Youth network rethinks its mandate in a rapidly changing Europe

تم النشر: 23 أبريل 2012 16:22 CET

By Giovanni Zambello in Bulgaria

Eighty-one representatives from 41 national Red Cross and Red Crescent societies from Europe gathered last week in Lozen, Bulgaria, for the 20th European Youth Cooperation Meeting (EYCM), the biennial meeting of European Red Cross Red Crescent youth leaders.

Established in 1978 as a meeting of European Youth Directors to promote discussion and experience sharing, this year the EYCM went way beyond its original purpose. Youth representatives attending the four-day-long meeting were asked to reflect on the status quo regarding the network to which they belong, and to analyse its purpose and mandate to see if it is still relevant.

“The recently-approved IFRC Youth Policy clearly states that regional networks play a key role in promoting youth leadership,” said Flavio Ronzi, IFRC Youth Delegate in the Europe zone office. “However, the terms of reference for the network have not been updated in more than five years. Since then, we’ve had the adoption of the Youth Declaration, Strategy 2020, as well as the Youth and Volunteering Policies, which by themselves represent huge developments and changes within the universe of Red Cross Red Crescent Youth, and must be reflected in the network’s mission, strategy and plan of action.”

Heather Fitzke has been working on developing new volunteering opportunities for young people in the British Red Cross for the last two years. “I think the primary role of the European Red Cross Red Crescent Youth network is for National Societies to share experiences and ideas, but also to reflect upon what we are all doing, to make sure that we have a shared purpose and a powerful voice,” she said. “Only if we keep having a relevant scope and take actions based on existing needs in member National Societies, can we call ourselves a network. Otherwise we will just keep perpetuating ourselves for the sake of it.”

Most recently, the British Red Cross has been working on increasing the role of young people in decision making, with a strong focus on social media which, through a virtual youth advisory panel, tries to reach out to young volunteers and calls on them to make their voices heard in important decisions and events, such as the IFRC General Assembly.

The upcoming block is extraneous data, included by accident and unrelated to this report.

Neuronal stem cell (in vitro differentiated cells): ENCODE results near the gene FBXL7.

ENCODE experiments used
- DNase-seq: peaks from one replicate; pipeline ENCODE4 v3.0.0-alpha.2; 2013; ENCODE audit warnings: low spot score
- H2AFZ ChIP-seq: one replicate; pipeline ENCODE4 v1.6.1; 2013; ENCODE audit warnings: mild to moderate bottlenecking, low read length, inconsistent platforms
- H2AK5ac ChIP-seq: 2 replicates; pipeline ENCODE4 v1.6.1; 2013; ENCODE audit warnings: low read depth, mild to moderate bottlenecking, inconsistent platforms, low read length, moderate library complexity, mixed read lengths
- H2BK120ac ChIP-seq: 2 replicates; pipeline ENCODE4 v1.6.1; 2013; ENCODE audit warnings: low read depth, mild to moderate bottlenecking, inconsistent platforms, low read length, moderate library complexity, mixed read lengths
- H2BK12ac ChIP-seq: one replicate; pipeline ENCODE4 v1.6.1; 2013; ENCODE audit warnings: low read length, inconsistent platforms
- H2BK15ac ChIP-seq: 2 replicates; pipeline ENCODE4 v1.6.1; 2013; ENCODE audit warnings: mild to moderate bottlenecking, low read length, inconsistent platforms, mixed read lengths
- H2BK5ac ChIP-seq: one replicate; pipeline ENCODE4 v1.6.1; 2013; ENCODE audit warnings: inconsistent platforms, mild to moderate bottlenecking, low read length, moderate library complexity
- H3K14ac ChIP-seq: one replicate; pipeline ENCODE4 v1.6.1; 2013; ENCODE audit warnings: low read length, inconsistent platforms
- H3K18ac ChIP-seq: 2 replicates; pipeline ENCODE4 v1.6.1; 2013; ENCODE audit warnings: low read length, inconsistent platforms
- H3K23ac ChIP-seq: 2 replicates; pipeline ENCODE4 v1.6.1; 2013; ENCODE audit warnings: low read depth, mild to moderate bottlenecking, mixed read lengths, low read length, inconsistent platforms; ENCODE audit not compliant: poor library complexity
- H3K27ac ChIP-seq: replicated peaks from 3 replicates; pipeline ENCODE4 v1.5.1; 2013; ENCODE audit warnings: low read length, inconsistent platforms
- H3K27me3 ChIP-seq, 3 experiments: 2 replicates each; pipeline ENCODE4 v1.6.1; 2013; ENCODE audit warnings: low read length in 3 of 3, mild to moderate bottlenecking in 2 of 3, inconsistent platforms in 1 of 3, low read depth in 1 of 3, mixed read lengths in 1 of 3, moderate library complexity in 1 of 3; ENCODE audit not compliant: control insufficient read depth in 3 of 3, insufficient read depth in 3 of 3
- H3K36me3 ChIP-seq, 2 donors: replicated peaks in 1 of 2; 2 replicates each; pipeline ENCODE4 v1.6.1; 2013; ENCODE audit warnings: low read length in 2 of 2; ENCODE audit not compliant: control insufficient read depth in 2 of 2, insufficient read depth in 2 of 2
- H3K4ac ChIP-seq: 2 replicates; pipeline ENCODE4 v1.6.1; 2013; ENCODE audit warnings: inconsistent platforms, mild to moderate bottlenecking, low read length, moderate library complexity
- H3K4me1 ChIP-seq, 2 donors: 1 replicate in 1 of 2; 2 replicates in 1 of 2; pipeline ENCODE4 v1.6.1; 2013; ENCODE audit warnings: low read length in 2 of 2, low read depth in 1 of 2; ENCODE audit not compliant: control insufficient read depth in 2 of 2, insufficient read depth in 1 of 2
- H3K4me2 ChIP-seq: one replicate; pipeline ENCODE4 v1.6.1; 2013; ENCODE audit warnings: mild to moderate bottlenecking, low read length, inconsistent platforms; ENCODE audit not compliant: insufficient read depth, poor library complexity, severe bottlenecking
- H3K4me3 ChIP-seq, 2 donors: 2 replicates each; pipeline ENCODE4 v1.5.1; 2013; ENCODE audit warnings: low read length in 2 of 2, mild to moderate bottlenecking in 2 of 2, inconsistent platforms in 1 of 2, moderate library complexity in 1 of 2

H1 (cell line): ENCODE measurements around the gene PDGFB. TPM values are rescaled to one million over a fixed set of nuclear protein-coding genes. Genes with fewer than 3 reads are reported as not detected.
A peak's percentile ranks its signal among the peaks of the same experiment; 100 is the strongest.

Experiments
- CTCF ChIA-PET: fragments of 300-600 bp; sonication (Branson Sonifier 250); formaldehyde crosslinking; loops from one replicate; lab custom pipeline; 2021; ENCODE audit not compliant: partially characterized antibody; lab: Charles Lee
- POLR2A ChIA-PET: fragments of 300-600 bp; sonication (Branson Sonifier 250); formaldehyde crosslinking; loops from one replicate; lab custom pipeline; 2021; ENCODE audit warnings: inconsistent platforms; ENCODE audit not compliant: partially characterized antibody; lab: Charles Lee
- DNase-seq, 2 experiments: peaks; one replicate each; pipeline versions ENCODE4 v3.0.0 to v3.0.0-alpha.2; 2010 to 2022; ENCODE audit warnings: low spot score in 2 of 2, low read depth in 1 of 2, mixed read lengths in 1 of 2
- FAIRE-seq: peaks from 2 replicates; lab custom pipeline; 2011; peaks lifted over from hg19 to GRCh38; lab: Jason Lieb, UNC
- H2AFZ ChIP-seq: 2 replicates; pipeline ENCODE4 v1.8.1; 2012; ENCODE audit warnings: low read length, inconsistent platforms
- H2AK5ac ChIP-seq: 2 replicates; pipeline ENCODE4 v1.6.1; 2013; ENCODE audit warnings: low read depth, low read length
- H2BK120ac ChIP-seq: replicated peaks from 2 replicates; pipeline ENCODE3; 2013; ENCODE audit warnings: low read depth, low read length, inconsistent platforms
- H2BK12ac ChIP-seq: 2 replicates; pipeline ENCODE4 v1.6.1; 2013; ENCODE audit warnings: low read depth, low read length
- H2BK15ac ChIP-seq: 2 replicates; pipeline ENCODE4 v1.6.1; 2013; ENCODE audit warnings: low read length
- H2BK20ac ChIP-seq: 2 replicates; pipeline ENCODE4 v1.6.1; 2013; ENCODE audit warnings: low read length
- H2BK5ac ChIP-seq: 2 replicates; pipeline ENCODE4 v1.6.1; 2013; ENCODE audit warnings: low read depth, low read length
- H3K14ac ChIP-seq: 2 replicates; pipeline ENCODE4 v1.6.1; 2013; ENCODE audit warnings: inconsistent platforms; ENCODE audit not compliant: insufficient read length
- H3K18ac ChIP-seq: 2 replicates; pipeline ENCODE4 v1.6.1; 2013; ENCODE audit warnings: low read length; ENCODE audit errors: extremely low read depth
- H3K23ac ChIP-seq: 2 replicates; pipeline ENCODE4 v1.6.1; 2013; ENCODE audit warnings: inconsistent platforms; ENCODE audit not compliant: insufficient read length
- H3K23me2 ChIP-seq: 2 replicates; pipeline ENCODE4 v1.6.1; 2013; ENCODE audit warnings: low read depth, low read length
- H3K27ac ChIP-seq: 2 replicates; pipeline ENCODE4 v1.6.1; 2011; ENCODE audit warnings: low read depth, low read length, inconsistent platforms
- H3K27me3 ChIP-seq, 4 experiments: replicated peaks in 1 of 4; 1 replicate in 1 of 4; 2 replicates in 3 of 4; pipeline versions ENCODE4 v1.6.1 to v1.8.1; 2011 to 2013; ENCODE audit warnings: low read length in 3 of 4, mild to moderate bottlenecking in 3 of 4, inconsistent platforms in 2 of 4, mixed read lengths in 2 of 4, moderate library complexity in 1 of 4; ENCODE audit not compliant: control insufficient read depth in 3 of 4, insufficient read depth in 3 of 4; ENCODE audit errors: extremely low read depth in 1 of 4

“I think that good practices like this can inspire other National Societies’ youth within the network and empower them to overcome similar weaknesses in their national contexts,” Heather said.

Through brainstorming the existing strengths and weaknesses of the network, group discussions and team activities, youth representatives at the meeting worked on rethinking the mission of the network, updating its terms of reference and identifyng the priorities that will feed into the network’s strategy and plan of action up to 2014.

"When I joined my National Society, the internet was still not widely used and there were very few online tools available," said Marine Ronzi, who works as youth focal point in the Monaco Red Cross. “Since then, bridging the digital divide became one of our top priorities and with the new communications tools that we developed, we are now proud to show some good results in terms of new youth volunteers that have joined the Monaco Red Cross, and new donors that are supporting us.”

“The digital divide is still a reality in many countries and National Societies in the Europe zone, and I believe that we as innovators and fast-learners, can play a crucial role to share much needed knowledge of information and communication technologies and help bridge this gap. Our Youth network represents an invaluable platform to share such knowledge and learn from one another. But for the network to keep existing and working effectively, it is time for us to take stock of what we have been a able to achieve through it, and adapt ourselves to meet the new and emerging humanitarian needs of a fast changing Europe.”